7 Tips for Your Menu Design
7 tips for your menu design
Whilst it can be tempting to DIY your menu design, working with a graphic designer will enhance what you've already done. Whether it is a posh restaurant or a burger bar, the menu needs to be developed from the viewpoint of the consumer – the goal is to entice customers to engage and enjoy what's on offer.

A well-designed menu can enhance the dining experience for your customers. Your menu, however, is not just a list of the food and drink your offer but a key part of your restaurant’s marketing plan. If your menu is on-brand it can act as an advertising tool that showcases your establishment’s identity. Here are 7 tips for your menu design.

1 – Divide your menu into sections

It may seem like a basic point but the importance cannot be ignored. Make it easy for your customers to find their favourite dishes by separating your offering into groups. Some standard sections are:

  • Starters
  • Mains
  • Sides
  • Desserts
  • Drinks

However, you may want to split your menu into more sections such as meat type, preparation style, calorie value etc. It’s important to take the time to consider your clientele and how they would want to view your menu.

2 – Use photos sparingly

Including photos of your dishes is a good way to entice customers to try something different. However, the photography must be high-quality – a lowly lit blurry photo will not tempt anyone. It is best to only include a select few photographs in your menu, too many can cause sensory overload and distract from the rest of your menu.

3 – Understand how the eye reads

In the past, menu designers worked on the premise that there was a “sweet spot” that the customer’s eye was drawn to first – the upper right-hand corner. Consequentially, higher profit dishes were positioned there in the hope of grabbing the reader’s attention first. 

New research, using eye-tracking techniques, shows that customers usually start reading from the top-left corner. In an eye-tracking analysis of a restaurant menu, the heatmaps show clear evidence that the top-left area of the menu is observed first. In the first 10 seconds, the reader views 4 areas; top-left, middle, middle-left and top-middle.

4 – The use of colour

Similar to tips for your menu design number 3, it is important to note that the use of colour plays a big part in where the eye is drawn first and where the gaze is held. First and foremost, the use of colour on your menu design must fit in with your brand – not all menus need colour. However, you can use subtle colours to draw the eye to specific sections and make them stand out.

5 – Consider using boxes and borders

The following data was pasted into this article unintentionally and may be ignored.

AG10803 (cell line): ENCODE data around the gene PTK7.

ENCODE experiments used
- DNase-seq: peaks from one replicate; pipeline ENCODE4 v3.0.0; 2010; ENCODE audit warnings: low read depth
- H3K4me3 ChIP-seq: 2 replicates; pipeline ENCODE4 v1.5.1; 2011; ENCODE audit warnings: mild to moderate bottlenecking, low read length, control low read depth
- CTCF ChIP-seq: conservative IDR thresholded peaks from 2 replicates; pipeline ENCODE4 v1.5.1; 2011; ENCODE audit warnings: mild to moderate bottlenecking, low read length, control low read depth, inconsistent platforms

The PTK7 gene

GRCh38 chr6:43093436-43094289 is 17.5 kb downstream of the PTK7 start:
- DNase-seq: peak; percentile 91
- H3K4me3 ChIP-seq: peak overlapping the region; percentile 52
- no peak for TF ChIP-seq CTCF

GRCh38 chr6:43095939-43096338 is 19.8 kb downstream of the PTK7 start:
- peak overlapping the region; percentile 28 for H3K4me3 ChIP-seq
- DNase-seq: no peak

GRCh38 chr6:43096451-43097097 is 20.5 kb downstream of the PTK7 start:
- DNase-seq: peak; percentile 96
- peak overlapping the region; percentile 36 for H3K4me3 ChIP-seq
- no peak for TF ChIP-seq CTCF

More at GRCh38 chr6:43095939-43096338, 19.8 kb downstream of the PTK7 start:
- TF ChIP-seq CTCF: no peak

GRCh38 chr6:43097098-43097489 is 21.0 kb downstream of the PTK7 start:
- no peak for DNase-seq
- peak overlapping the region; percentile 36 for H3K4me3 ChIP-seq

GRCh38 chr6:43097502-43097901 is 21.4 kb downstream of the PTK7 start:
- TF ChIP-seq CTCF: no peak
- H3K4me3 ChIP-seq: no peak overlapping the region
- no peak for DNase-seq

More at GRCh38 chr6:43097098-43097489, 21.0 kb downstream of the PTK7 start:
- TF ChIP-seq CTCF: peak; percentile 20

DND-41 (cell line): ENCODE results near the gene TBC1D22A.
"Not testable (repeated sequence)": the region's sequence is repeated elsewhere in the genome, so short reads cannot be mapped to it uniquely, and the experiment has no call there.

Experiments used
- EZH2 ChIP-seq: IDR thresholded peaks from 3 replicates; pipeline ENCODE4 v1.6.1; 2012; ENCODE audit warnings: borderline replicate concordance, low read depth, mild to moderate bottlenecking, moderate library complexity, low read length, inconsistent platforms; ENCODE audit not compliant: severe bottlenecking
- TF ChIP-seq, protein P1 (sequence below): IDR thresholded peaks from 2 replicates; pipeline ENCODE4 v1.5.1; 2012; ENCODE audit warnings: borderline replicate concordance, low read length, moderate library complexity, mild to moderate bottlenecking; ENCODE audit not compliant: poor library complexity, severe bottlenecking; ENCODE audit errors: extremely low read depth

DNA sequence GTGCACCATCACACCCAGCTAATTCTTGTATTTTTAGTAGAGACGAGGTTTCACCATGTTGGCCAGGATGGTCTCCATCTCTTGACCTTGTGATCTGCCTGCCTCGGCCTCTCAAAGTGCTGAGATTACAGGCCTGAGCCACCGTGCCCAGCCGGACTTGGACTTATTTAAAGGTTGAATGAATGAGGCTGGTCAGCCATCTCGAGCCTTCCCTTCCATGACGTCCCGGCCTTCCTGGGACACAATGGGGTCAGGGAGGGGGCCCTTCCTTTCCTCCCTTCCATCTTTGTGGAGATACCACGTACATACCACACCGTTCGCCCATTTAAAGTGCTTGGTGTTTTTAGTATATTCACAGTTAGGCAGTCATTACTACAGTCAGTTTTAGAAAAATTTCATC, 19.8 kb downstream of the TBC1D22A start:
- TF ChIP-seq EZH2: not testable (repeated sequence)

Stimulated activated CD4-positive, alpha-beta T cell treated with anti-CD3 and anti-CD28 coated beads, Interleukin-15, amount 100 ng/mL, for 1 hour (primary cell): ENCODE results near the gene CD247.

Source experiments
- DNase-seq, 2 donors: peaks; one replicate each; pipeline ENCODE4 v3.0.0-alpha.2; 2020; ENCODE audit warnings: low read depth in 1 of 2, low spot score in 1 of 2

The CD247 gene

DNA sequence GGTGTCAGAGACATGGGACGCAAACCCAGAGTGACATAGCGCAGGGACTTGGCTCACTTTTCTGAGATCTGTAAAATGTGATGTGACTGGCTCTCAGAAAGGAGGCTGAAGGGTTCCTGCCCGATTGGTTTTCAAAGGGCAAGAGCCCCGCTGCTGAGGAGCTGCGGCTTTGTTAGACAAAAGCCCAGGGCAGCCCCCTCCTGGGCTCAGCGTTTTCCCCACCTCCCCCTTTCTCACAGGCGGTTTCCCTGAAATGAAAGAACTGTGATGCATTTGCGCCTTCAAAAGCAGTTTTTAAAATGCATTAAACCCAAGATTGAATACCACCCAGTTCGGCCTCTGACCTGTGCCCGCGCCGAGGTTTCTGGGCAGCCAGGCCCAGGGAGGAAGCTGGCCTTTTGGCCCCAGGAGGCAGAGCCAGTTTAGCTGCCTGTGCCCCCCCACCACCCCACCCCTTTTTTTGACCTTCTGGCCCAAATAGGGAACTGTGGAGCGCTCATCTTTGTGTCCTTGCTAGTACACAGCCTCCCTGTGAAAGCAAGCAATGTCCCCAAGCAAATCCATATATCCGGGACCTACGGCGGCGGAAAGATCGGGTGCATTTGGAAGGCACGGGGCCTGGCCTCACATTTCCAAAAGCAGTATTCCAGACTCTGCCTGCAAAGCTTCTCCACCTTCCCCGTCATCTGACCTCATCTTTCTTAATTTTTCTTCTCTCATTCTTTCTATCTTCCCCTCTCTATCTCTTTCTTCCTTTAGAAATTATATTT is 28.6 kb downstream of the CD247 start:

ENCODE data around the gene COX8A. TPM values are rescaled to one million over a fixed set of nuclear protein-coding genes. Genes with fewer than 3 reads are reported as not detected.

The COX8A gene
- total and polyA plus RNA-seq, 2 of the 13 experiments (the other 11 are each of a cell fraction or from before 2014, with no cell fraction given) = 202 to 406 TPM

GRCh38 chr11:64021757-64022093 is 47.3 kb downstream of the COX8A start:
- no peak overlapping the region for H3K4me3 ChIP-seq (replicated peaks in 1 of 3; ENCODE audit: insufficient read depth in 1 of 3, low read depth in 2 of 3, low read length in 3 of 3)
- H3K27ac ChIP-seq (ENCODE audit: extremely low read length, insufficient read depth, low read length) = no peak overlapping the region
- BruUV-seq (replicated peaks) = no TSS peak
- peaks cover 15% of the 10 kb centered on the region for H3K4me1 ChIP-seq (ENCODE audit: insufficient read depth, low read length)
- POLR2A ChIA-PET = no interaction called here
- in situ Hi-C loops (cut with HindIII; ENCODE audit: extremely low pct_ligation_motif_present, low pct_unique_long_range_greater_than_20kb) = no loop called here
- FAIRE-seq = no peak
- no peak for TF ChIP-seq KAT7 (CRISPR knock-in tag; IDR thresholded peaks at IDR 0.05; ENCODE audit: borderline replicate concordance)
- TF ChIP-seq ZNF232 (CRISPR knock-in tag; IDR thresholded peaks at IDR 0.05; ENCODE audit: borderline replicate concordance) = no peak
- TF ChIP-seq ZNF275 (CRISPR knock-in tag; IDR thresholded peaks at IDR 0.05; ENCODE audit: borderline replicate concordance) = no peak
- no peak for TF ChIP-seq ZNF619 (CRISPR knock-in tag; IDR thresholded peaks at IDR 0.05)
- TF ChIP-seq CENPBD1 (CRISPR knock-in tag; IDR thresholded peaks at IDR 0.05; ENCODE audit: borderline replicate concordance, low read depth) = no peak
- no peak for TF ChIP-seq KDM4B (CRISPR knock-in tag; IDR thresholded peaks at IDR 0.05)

Using bold boxes or borders is another great way to attract the customer’s eye to dishes that have high-profit margins. Highlighting a group of dishes with a distinctive border or colour could pique the customer’s interest in trying one of those menu items.

6 – Typography

Good typography is key to a great menu design. Your menu should use a balance of at least two fonts to allow readers to easily distinguish the names and descriptions of dishes. An experienced graphic designer will be able to work with you to find the perfect font pairing for your menu.

7 – Work with a graphic designer

Whilst it can be tempting to DIY your menu design, working with a graphic designer will enhance what you have already done. The driving force of a good menu is not the designer – it is you, the person who has developed the offering of food and drink. Your insight, vision and guidance are what make the menu a proper representation of your restaurant. As such, you should find a graphic designer that understands that and wants to work with you. 

I hope you have found these tips for your menu design helpful. Menu design is one of my favourite projects to work on – find out more about my menu design service here or get in touch for a no-obligation chat!

about lvfg creative

I’m Lou, a freelance graphic designer based in Kent, UK. I work collaboratively with clients of all sizes.

After years of working in offices, I decided to take my skills freelance. It’s great to work with a mixture of clients across different sectors. 

I love working with great people to help their businesses thrive. I work closely with my clients to create high-quality work that meets the objectives and develop long-lasting relationships.

Sound good? Let’s work together.

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